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Getting Started with ScalaPy

ScalaPy makes it easy to use Python libraries from Scala code. With a simple API, automatic conversion between Scala and Python types, and optional static typing, ScalaPy scales from hobby projects to production systems.

Installation#

First, add ScalaPy to your SBT build:

// JVM
libraryDependencies += "me.shadaj" %% "scalapy-core" % "0.5.2"
// Scala Native
libraryDependencies += "me.shadaj" %%% "scalapy-core" % "0.5.2"

You'll then need to add the Python native libraries to your project and configure SBT to run your code in a separate JVM instance, either manually,

fork := true
import scala.sys.process._
lazy val pythonLdFlags = {
val withoutEmbed = "python3-config --ldflags".!!
if (withoutEmbed.contains("-lpython")) {
withoutEmbed.split(' ').map(_.trim).filter(_.nonEmpty).toSeq
} else {
val withEmbed = "python3-config --ldflags --embed".!!
withEmbed.split(' ').map(_.trim).filter(_.nonEmpty).toSeq
}
}
lazy val pythonLibsDir = {
pythonLdFlags.find(_.startsWith("-L")).get.drop("-L".length)
}
javaOptions += s"-Djna.library.path=$pythonLibsDir"

or using the python-native-libs helper library,

First, add python-native-libs to project/plugins.sbt

libraryDependencies += "ai.kien" %% "python-native-libs" % "0.2.2"

Then, in build.sbt,

fork := true
import ai.kien.python.Python
lazy val python = Python("<optional-path-to-a-python-interpreter-executable>")
lazy val javaOpts = python.scalapyProperties.get.map {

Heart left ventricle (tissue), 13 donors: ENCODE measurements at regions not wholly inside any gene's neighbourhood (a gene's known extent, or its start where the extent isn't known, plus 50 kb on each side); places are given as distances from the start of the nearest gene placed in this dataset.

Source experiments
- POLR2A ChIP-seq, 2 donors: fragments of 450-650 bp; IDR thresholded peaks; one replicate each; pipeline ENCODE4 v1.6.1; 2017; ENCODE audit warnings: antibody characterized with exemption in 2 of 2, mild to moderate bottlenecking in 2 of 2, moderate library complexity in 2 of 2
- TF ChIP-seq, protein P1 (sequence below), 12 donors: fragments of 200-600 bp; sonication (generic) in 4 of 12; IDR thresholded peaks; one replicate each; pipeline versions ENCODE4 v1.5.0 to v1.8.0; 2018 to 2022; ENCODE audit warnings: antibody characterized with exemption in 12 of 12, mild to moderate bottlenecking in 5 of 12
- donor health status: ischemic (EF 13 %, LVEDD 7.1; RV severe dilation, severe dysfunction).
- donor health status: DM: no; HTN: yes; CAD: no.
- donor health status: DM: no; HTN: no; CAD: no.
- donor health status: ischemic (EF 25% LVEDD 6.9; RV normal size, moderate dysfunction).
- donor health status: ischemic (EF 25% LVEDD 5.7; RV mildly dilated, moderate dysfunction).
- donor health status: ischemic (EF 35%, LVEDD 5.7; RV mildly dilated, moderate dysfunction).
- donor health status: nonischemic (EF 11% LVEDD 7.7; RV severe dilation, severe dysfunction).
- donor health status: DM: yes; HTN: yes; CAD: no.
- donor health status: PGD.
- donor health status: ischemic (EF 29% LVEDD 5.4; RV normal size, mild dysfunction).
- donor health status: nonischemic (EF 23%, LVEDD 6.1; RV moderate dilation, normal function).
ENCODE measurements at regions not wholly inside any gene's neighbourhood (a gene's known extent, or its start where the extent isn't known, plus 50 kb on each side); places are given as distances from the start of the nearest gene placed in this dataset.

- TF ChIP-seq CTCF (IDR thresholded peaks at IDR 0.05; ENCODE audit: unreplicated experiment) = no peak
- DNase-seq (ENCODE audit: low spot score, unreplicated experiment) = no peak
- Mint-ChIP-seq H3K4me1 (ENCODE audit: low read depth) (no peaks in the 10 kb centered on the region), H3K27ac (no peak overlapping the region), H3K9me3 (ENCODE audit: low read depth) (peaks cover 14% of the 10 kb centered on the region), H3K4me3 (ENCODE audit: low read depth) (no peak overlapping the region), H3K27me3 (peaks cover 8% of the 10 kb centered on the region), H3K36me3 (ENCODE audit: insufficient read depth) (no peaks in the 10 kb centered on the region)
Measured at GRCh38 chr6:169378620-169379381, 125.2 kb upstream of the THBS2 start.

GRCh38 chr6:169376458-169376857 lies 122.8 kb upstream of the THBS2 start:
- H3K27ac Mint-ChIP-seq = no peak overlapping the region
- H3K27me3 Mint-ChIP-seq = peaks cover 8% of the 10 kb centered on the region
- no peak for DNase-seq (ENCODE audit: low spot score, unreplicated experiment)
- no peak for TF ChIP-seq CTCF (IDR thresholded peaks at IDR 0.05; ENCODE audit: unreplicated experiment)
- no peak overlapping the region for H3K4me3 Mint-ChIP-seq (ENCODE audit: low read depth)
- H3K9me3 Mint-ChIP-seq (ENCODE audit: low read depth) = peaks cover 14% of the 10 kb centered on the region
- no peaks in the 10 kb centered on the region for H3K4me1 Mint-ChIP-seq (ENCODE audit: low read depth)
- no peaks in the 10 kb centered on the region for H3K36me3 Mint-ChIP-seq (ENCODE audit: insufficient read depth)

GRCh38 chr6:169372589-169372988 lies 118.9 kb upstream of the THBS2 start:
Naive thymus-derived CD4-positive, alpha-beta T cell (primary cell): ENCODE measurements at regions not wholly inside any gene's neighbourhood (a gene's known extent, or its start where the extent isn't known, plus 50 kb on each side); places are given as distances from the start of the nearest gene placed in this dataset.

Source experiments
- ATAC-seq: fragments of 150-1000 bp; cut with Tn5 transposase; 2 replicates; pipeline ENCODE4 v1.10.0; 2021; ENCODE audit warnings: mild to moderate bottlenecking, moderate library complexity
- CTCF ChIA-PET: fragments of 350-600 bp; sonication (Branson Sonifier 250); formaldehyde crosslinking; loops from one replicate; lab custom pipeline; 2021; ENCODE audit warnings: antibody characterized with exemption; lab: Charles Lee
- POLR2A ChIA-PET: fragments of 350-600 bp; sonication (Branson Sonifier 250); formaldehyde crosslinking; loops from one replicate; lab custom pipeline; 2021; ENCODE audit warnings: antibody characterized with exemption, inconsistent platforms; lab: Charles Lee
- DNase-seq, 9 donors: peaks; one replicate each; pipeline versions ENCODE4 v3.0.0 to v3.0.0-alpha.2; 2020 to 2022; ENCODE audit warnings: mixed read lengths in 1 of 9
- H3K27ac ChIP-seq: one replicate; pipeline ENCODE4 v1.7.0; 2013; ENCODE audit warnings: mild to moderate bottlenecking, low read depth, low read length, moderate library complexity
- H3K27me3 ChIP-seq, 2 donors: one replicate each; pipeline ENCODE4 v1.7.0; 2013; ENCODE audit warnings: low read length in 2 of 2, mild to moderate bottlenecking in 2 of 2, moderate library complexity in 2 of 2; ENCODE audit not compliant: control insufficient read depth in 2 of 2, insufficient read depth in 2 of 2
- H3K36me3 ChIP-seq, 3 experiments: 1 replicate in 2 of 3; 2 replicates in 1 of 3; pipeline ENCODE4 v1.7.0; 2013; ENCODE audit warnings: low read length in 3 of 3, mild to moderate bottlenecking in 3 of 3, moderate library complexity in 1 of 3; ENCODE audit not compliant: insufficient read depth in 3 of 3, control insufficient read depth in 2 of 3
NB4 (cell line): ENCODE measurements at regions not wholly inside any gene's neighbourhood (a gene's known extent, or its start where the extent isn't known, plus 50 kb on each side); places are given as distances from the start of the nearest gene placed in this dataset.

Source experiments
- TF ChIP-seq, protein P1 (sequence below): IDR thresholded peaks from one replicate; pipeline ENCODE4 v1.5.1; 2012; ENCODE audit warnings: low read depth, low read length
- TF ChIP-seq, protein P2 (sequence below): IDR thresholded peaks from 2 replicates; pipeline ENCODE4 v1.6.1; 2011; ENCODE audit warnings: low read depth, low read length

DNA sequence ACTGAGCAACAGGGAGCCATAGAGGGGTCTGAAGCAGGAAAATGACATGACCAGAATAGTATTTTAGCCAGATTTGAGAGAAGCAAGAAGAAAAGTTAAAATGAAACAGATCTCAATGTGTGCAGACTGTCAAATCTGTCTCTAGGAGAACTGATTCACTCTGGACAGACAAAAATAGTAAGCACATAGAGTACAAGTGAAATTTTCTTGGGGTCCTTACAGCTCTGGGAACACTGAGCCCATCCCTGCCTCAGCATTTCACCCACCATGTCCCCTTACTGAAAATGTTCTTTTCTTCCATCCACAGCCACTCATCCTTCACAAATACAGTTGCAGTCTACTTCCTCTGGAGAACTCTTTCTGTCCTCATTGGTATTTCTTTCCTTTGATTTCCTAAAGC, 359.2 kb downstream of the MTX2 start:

case (k, v) => s"""-D$k=$v"""
}.toSeq
javaOptions ++= javaOpts

If you'd like to use Scala Native, follow the instructions there to create a project with Scala Native 0.4.0-M2. Then, add the following additional configuration to your SBT build to link the Python interpreter.

Manually,

lazy val pythonLdFlags = ... // same as above
nativeLinkingOptions ++= pythonLdFlags

Using python-native-libs,

import ai.kien.python.Python
lazy val python = Python("<optional-path-to-a-python-interpreter-executable>")
lazy val pythonLdFlags = python.ldflags.get
nativeLinkingOptions ++= pythonLdFlags

Hello World!#

Now that ScalaPy is installed, let's start with a simple example. ScalaPy offers a dynamically typed API that's great for making quick Python calls with little ceremony. First, we can use the Python len function to calculate the length of a list. Using py.Dynamic.global, you can access any members of the global scope.

import me.shadaj.scalapy.py
import me.shadaj.scalapy.py.SeqConverters
val listLengthPython = py.Dynamic.global.len(List(1, 2, 3).toPythonProxy)
// listLengthPython: py.Dynamic = 3

Here, we took a Scala List, converted it to a Python list, sent it to the len function, and got back a Python number.

To convert Python values back into Scala, we use the .as method and pass in the type we want.

val listLength = listLengthPython.as[Int]
// listLength: Int = 3

Execution#

ScalaPy officially supports Python 3.{7, 8, 9}. If you want to use another version of Python, you should either define the environment variable SCALAPY_PYTHON_LIBRARY

python --version
# Python 3.8.6
export SCALAPY_PYTHON_LIBRARY=python3.8
sbt run

or set the system property scalapy.python.library

sbt -Dscalapy.python.library=python3.8 run

The environment variable takes precedence over the system property.

Virtualenv#

To use ScalaPy with a Python installation inside a virtualenv, set the path to the Python interpreter executable using either the scalapy.python.programname system property

sbt -Dscalapy.python.programname=/Users/example/example-env/bin/python run

or the SCALAPY_PYTHON_PROGRAMNAME environment variable

export SCALAPY_PYTHON_PROGRAMNAME=/Users/example/example-env/bin/python
sbt run

The environment variable takes precedence over the system property.

This variable is used as the input to the Python/C API function Py_SetProgramName. Py_SetProgramName is run prior to Py_Initialize to set the correct paths to Python run-time libraries (prefix, exec_prefix, ...).